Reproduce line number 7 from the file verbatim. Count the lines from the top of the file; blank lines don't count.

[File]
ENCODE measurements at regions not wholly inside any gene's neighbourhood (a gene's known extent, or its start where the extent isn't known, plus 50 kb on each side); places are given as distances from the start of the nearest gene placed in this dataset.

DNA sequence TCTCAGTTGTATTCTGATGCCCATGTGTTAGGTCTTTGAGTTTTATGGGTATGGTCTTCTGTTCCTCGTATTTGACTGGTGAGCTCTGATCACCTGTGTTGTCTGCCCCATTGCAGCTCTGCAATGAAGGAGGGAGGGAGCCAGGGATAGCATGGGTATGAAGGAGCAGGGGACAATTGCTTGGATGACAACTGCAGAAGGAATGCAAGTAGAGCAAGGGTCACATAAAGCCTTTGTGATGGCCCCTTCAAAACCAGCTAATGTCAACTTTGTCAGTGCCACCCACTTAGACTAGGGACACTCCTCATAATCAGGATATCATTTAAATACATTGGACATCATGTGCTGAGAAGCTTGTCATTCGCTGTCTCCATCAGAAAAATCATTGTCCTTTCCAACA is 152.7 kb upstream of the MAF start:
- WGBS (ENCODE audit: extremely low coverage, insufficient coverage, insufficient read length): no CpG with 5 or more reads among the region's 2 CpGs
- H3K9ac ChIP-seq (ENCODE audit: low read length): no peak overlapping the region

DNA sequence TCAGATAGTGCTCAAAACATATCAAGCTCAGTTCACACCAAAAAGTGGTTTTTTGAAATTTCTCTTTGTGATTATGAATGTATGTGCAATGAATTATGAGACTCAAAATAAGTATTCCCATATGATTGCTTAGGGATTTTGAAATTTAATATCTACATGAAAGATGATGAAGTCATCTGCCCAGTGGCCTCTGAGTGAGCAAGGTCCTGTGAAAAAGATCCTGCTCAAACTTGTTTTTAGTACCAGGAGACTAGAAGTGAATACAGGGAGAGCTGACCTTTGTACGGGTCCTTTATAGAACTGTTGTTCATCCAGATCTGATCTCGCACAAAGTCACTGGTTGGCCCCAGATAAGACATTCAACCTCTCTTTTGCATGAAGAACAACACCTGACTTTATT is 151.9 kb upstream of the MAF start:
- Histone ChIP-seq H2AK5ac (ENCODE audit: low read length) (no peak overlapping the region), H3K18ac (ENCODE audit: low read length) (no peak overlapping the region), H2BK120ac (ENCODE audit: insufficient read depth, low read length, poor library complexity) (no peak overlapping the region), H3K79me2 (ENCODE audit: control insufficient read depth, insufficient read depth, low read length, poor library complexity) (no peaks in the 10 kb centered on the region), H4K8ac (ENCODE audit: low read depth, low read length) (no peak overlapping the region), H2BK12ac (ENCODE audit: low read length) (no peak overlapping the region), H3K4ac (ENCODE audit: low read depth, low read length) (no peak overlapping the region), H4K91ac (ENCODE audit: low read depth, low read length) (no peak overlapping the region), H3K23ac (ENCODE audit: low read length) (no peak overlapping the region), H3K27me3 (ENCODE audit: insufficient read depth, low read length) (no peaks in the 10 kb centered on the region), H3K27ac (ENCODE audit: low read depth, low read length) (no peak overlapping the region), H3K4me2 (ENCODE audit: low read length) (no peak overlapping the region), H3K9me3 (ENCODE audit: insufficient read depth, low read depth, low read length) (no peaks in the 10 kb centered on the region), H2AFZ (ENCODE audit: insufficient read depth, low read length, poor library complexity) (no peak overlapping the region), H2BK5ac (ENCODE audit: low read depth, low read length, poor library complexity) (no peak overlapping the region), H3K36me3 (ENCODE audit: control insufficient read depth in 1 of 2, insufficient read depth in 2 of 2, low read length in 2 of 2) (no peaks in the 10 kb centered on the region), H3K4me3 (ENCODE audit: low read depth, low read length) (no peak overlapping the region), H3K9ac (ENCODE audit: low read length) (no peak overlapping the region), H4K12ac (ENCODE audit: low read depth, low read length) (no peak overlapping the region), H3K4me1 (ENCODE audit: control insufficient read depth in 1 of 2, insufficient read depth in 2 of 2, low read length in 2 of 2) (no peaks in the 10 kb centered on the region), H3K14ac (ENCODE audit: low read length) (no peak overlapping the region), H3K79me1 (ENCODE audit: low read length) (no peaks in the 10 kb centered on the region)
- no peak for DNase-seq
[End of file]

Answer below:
- no peak for DNase-seq